Vantablack has frequently been described as a forest of nanotubes that can be grown on an aluminum base. The name actually stands for Vertically Aligned Carbon Nanotube Arrays, since the material is created through a low-temperature carbon nanotube growth process that creates zillions of nanotubes, all standing straight up. The resulting material is so dark that if Vantablack is grown on a crumpled piece of aluminum foil, it works like an optical illusion to make your eye think it is a perfectly flat surface.
Branches of the military have already tapped many possible uses for Vantablack, including stealth coating for vehicles and equipment. If applied to everything from ground vehicles to helicopters and even soldiers’ uniforms, Vantablack could make troops appear virtually invisible, particularly during nighttime operations. Scientists also have unrestricted access to the material for the purpose of experimentation and discovery – a team of researchers at Utah State University even used Vantablack to create a wildly absorbent urinal cake.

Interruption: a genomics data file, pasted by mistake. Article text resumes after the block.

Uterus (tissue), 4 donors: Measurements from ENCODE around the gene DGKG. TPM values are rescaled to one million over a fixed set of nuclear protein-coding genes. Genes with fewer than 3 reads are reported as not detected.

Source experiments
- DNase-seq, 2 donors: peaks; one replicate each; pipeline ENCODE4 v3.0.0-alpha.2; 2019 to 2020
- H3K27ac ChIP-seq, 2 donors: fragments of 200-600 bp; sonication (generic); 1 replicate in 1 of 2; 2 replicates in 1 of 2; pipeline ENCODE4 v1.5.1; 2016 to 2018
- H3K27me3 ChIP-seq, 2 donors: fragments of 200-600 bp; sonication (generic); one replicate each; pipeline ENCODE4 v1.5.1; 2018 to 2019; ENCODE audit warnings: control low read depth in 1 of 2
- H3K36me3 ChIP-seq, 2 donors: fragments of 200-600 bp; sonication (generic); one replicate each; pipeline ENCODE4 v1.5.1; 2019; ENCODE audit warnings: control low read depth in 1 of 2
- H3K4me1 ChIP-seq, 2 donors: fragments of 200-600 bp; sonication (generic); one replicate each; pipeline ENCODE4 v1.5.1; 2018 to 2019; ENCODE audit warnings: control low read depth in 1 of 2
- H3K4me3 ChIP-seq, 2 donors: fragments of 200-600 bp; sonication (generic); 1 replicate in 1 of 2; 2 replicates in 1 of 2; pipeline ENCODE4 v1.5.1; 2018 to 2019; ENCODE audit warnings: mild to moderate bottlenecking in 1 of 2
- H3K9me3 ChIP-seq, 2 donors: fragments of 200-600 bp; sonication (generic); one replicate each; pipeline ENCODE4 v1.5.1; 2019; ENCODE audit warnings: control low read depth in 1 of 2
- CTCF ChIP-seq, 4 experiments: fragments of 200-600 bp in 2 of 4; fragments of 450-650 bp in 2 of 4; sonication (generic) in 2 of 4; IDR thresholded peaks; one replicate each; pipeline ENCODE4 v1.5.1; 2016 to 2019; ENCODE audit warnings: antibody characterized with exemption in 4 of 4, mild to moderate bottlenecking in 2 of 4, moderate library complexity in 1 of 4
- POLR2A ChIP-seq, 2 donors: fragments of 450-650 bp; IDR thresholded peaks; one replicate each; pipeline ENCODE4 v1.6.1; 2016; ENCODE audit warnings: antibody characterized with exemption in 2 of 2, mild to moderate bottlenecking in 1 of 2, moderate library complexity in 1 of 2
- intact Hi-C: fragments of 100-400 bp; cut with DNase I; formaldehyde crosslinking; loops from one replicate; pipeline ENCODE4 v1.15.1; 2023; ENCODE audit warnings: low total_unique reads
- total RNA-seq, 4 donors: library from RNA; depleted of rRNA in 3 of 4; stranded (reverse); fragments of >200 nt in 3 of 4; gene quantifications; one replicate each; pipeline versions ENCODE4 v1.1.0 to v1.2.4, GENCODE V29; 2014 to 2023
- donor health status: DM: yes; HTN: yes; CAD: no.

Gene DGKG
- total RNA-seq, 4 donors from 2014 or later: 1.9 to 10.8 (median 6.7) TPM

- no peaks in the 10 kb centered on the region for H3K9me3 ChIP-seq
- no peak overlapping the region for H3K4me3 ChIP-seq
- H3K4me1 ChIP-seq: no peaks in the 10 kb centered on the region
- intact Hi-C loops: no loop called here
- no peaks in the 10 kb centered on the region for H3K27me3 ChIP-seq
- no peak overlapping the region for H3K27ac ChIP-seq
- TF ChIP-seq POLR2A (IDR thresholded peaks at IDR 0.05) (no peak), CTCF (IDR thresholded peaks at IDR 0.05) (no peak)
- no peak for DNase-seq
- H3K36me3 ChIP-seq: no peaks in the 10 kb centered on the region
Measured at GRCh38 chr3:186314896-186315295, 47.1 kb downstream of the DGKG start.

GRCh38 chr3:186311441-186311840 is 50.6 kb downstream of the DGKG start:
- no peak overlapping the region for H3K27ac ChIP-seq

Artists, unfortunately, haven’t been so lucky. Surrey NanoSystems announced that they would be limiting the use of Vantablack for artistic purposes, unless you happen to be UK-based sculptor Anish Kapoor. Despite the commotion that move caused in the art world, the decision is a testament to the delicate nature of Vantablack as a material and the fact that it requires specialist application to achieve its blacker-than-black visual effect. For now, Vantablack and its newer, darker iteration will be relegated to the creativity of science and technology labs.
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